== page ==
Microsoft recently announced a data breach affecting one of its customer databases and exposing millions of records, including the personally identifying information (PII) of some customers who may have used Microsoft support since 2005.
Between Dec. 5 and Dec. 31, a change made to an internal customer support database’s network security contained misconfigured security rules, which left the database exposed and unsecured. Consumer website Comparitech, which claims to have discovered the unsecured data and reported the breach to Microsoft, said that 250 million records were exposed.
The exposed records include customer support records and logs that contained conversations between Microsoft support employees and customers all over the world, including records generated between 2005 and December 2019. According to Microsoft, PII in the database was automatically redacted from the majority of records.
However, the data may not have been redacted if it was not formatted in a specific way. For example, an email address would not have been redacted if a space was accidentally transposed as Microsoft’s automated redaction tool would not have known to redact the address with the extra space.
Microsoft officials stated they have started to notify affected customers who may have had their personal information, such as email addresses, exposed. They did not indicate how many customers were affected or what percentage of the records contained unredacted information.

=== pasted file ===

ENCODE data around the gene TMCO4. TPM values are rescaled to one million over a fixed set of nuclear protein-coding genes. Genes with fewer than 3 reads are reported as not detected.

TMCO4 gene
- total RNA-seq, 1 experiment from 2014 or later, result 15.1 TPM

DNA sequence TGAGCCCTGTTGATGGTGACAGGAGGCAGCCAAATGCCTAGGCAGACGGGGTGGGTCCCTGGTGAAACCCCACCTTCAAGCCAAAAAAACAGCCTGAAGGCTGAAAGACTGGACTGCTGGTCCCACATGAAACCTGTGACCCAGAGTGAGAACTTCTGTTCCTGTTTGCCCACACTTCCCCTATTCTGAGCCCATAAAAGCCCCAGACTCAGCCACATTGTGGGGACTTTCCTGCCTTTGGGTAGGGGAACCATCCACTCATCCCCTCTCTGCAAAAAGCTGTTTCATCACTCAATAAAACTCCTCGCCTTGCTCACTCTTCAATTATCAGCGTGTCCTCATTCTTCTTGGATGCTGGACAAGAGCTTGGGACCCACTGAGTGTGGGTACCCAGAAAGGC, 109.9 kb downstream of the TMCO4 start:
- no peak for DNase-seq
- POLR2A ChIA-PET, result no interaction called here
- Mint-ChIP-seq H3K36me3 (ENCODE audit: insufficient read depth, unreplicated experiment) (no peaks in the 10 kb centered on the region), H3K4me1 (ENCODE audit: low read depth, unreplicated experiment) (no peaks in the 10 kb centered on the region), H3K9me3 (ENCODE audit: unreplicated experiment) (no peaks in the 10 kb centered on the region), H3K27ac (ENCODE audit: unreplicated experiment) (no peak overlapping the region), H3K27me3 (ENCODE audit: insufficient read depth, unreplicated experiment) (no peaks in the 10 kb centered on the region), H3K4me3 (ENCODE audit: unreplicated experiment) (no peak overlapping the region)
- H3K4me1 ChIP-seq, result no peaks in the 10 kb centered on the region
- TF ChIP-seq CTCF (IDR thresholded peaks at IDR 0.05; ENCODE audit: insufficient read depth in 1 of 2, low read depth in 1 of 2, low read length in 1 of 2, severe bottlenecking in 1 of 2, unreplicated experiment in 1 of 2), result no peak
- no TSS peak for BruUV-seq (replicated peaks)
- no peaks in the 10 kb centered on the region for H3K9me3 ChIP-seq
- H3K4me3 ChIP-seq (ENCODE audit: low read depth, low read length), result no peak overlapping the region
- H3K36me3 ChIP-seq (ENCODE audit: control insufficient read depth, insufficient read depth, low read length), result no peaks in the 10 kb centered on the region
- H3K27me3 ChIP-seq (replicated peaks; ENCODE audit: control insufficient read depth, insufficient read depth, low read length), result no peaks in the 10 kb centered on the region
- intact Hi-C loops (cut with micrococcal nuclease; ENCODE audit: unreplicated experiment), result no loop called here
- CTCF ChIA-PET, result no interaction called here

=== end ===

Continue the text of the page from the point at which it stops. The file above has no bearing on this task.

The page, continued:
According to Microsoft officials, they have secured the database and are taking the following steps to fix the problem:
- Auditing established security protocols.
- Expanding the scope of the tools that detect misconfigured security rules.
- Expanding the alerts that notify service teams of misconfigured security rules.
- Expanding automated redaction tools.
Most customers affected the breach have already been notified.
Microsoft officials said there is no evidence of malicious use. However, scammers may still try to take advantage of this news by sending out phishing information. If you receive messages from a source that claims to be with Microsoft support and directs you to click a link, download an attachment, call a phone number or provide personal information, you should not follow the instructions. Instead, navigate to Microsoft’s website yourself and contact them via official channels to verify if you have been affected or not.